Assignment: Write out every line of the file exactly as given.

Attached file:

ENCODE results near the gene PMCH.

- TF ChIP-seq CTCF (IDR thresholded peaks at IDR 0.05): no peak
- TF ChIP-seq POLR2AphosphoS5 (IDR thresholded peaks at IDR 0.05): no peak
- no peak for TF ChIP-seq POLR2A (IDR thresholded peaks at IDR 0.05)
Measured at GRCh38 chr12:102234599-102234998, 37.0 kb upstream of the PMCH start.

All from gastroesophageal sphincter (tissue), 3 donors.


ENCODE results near the gene PMCH.

- TF ChIP-seq CTCF (IDR thresholded peaks at IDR 0.05): no peak
- TF ChIP-seq POLR2AphosphoS5 (IDR thresholded peaks at IDR 0.05): no peak
- no peak for TF ChIP-seq POLR2A (IDR thresholded peaks at IDR 0.05)
Measured at GRCh38 chr12:102234599-102234998, 37.0 kb upstream of the PMCH start.

All from gastroesophageal sphincter (tissue), 3 donors.